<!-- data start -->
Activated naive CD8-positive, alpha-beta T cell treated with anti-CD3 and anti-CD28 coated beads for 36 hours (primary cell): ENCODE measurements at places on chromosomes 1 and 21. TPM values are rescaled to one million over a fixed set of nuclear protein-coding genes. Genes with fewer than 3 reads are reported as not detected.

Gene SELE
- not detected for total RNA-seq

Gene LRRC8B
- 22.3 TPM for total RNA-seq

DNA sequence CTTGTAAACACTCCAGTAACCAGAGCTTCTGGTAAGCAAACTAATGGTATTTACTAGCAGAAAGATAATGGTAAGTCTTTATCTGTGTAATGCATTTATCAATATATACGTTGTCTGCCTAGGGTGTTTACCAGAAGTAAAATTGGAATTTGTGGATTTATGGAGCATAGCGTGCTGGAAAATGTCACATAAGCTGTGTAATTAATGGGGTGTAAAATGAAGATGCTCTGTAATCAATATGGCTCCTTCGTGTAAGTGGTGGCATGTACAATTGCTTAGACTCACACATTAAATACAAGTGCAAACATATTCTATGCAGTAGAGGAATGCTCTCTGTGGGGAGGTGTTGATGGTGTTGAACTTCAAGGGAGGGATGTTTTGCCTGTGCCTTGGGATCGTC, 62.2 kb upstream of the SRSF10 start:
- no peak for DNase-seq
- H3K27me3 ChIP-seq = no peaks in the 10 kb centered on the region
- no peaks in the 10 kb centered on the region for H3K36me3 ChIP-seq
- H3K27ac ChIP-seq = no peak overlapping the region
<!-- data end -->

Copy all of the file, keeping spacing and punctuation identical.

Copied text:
Activated naive CD8-positive, alpha-beta T cell treated with anti-CD3 and anti-CD28 coated beads for 36 hours (primary cell): ENCODE measurements at places on chromosomes 1 and 21. TPM values are rescaled to one million over a fixed set of nuclear protein-coding genes. Genes with fewer than 3 reads are reported as not detected.

Gene SELE
- not detected for total RNA-seq

Gene LRRC8B
- 22.3 TPM for total RNA-seq

DNA sequence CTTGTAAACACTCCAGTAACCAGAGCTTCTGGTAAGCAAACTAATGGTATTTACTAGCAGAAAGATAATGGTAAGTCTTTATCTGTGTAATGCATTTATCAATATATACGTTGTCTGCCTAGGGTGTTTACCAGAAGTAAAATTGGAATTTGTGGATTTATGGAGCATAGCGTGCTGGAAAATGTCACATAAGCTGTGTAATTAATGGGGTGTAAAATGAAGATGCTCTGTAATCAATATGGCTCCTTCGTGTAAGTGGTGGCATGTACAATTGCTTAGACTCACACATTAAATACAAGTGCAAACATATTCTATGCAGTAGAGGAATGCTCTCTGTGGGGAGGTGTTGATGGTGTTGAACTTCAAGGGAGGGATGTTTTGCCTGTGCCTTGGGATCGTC, 62.2 kb upstream of the SRSF10 start:
- no peak for DNase-seq
- H3K27me3 ChIP-seq = no peaks in the 10 kb centered on the region
- no peaks in the 10 kb centered on the region for H3K36me3 ChIP-seq
- H3K27ac ChIP-seq = no peak overlapping the region